Help! My child won’t do their homework: Homework stations made easy

Homework stations are structured workspaces for your child to complete their homework. They can look different in each household, but there are three key steps in creating a supportive work environment for your child.

The first step in planning a homework station is to talk to your child’s teachers.

• Discuss their expectations for homework.

  • Some teachers may send home weekly packets that are due Friday, while others may not send home formal work, but they may want specific skills like reading aloud or times tables to be practiced each night. By talking to their teachers, you’ll be able to begin planning a homework schedule, as well as make a list of materials needed to be kept at the homework station.

The second step is to examine your home. Look for distractions and opportunities for task avoidance.

• Turn the television and radio off to eliminate extraneous noise.

• If they don’t need the Internet to complete the task at hand; turn the computer off.

• For older children, put cell phones away. A cell phone is a privilege they can earn for completing their work.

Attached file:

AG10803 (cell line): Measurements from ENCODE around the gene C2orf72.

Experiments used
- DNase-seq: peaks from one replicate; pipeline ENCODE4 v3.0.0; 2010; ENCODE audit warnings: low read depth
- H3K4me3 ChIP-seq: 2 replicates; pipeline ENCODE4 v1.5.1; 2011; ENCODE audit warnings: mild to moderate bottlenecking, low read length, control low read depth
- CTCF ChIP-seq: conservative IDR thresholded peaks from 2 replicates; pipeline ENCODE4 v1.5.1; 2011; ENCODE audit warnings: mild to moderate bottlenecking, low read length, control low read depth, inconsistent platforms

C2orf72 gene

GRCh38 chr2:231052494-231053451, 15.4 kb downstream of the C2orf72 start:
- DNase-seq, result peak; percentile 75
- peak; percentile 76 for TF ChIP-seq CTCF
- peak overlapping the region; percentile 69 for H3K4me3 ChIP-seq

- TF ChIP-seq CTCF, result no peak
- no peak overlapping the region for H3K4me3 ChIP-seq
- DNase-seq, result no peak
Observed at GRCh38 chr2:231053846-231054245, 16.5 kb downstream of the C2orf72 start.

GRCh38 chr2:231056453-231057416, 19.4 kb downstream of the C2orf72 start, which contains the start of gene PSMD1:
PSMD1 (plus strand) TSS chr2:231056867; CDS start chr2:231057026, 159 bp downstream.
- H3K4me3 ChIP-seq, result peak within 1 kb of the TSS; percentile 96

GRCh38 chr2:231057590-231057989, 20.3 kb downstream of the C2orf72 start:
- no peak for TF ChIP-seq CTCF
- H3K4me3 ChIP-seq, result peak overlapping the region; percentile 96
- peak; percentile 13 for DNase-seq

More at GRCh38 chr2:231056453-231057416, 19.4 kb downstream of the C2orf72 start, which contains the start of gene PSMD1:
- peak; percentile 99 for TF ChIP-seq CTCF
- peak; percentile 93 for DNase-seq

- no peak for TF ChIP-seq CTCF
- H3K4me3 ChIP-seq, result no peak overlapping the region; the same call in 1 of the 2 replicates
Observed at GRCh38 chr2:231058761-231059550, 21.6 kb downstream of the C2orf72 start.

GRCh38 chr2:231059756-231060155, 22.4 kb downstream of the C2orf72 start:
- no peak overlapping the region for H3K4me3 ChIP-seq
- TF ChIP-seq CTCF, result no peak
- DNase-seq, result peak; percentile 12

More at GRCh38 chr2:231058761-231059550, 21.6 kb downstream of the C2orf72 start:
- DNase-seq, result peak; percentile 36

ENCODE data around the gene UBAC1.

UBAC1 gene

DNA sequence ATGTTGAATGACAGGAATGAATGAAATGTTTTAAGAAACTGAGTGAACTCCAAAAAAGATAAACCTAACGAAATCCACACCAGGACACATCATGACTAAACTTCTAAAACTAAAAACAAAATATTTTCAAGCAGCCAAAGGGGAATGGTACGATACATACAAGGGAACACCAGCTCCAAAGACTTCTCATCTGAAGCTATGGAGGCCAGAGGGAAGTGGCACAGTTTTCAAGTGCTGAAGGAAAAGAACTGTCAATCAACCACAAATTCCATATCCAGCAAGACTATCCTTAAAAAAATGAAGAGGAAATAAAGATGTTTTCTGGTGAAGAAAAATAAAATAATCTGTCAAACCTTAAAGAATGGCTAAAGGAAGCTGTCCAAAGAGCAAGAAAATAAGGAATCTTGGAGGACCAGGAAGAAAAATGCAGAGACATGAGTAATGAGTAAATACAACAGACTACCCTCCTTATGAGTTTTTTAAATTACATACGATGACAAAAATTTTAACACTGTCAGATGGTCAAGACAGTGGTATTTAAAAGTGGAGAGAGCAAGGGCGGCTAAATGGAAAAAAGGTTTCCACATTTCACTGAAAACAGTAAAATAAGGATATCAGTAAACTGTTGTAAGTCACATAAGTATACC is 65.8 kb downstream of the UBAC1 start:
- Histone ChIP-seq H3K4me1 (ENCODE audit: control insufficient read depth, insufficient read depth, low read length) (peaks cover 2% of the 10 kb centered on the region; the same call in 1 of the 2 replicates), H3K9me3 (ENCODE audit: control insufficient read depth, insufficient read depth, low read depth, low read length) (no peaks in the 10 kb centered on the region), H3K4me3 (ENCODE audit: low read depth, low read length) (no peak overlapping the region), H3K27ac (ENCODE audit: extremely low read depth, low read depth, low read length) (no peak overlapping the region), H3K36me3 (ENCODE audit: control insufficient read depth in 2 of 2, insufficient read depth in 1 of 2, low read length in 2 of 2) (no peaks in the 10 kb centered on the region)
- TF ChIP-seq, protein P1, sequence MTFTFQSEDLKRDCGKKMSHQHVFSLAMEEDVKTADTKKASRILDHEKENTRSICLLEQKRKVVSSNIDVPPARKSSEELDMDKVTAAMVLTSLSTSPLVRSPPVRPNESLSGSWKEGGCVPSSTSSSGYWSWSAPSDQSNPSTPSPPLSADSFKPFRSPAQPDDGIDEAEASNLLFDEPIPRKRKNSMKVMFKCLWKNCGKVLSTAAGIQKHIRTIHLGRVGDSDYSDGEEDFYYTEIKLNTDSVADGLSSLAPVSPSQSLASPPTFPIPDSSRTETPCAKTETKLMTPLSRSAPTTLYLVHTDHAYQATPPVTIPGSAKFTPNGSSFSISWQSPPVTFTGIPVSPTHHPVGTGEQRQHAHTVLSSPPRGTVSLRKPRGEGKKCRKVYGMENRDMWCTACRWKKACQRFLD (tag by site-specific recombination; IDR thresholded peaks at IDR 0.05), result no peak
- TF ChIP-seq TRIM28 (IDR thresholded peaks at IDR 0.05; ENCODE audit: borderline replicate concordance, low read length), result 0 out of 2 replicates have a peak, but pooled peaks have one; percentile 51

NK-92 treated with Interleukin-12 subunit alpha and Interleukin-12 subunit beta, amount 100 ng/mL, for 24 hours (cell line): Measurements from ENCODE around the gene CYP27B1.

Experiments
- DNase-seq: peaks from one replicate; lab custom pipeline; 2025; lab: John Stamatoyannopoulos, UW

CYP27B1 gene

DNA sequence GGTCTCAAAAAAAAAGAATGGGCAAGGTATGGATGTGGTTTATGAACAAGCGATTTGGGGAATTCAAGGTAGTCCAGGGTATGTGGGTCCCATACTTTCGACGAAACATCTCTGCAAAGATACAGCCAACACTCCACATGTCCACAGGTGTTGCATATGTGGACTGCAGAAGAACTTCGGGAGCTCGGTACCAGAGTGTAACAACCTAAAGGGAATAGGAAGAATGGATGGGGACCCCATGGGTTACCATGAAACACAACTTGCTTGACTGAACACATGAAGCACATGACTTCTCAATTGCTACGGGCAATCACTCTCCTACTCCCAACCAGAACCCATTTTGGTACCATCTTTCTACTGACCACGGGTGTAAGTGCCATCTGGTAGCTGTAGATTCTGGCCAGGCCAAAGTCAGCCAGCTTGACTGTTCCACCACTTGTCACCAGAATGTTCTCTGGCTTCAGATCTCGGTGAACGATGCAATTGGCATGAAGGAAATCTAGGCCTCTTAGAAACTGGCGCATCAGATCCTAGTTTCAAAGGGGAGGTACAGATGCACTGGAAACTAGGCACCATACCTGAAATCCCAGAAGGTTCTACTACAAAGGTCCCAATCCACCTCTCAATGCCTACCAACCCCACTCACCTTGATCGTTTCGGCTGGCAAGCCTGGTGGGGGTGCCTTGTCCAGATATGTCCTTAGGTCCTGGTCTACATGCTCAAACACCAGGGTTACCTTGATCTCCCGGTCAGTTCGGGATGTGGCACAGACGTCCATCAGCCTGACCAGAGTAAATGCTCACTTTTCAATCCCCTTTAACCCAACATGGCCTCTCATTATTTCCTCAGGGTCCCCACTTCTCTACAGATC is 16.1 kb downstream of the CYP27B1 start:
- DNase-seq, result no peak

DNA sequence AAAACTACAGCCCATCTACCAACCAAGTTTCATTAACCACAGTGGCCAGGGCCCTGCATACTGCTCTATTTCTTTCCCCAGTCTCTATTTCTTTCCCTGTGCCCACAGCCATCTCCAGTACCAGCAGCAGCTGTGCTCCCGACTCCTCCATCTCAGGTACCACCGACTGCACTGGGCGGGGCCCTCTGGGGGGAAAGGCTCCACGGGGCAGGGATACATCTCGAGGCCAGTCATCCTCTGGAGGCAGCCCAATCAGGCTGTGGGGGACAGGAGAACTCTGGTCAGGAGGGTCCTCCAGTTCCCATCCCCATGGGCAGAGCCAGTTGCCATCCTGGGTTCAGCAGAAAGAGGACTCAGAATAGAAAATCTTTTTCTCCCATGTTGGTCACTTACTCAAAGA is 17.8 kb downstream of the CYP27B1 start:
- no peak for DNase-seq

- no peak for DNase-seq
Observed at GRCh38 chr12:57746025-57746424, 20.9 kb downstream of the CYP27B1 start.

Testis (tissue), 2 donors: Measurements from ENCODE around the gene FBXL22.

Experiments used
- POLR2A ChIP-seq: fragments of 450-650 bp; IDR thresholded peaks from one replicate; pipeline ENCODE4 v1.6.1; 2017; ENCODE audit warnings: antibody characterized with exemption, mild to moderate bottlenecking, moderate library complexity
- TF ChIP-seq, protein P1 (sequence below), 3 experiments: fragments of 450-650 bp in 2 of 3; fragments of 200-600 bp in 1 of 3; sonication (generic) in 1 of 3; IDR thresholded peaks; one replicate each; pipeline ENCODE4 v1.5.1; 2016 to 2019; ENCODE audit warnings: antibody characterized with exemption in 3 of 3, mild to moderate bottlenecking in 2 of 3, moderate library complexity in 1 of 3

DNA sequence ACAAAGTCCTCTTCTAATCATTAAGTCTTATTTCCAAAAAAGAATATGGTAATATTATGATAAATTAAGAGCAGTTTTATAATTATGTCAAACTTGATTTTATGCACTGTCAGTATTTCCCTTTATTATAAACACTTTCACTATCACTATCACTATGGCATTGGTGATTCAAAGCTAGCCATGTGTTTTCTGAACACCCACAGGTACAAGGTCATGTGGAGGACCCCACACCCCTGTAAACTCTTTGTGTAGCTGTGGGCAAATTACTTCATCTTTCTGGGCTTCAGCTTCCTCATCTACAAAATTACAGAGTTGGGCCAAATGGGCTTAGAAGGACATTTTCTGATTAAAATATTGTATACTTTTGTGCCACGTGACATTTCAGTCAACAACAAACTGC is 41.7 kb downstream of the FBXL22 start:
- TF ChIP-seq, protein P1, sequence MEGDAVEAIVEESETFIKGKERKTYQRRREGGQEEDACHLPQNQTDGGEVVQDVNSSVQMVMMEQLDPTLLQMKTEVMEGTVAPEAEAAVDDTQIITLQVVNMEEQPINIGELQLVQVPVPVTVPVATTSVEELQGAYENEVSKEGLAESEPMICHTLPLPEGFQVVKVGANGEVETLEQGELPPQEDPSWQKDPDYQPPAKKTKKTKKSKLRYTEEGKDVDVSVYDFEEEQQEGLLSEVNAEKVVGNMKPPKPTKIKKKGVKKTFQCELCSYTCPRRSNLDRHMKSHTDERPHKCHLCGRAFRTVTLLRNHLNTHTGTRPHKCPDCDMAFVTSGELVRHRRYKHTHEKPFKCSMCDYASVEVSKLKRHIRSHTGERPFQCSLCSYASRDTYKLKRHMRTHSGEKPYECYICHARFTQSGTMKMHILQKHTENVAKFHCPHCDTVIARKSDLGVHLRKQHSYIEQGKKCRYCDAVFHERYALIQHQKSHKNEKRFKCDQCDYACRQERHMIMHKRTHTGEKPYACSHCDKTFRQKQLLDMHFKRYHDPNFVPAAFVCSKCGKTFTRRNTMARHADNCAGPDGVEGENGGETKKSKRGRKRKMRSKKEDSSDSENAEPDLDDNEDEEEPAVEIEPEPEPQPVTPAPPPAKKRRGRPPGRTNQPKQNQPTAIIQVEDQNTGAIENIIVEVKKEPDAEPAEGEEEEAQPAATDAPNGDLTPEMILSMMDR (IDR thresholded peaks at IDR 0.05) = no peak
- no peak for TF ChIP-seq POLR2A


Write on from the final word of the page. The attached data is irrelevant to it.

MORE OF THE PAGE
• Move away unnecessary materials to reduce distractions.

  • If your child is working on their science homework, they don’t need their math book on the table.

• If you have more than one child, provide as much space between their individual homework stations as possible to reduce the temptation to talk.

The third step is to plan a homework schedule.

• Set a time for your child to start their homework each night.

  • Over time, this will develop a routine and reduce the arguments needed to get started on homework.

• Choose an order for subjects to be completed.

  • Talk to your child about what subject they would like to start with. This gives them some ownership over the homework process.

• Use a timer.

  • Structure work time by building in breaks. Consider starting with 30 minutes of work, followed by a 10-minute break.

Homework stations don’t need to be a permanent setup; they can be a clear space on a cleared-off kitchen table or you can be crafty and turn a display board into a study carrel, as shown on the Disney Family Fun website. However you set them up, offering structure and consistency to your child’s homework routine will help your child learn and help you keep the peace in your household.

Resources:
http://specialed.about.com/cs/teacherstrategies/a/Strategies.htm
http://familyfun.go.com/crafts/homework-central-787551/
http://add.about.com/od/childrenandteens/f/homeworkfaq.htm

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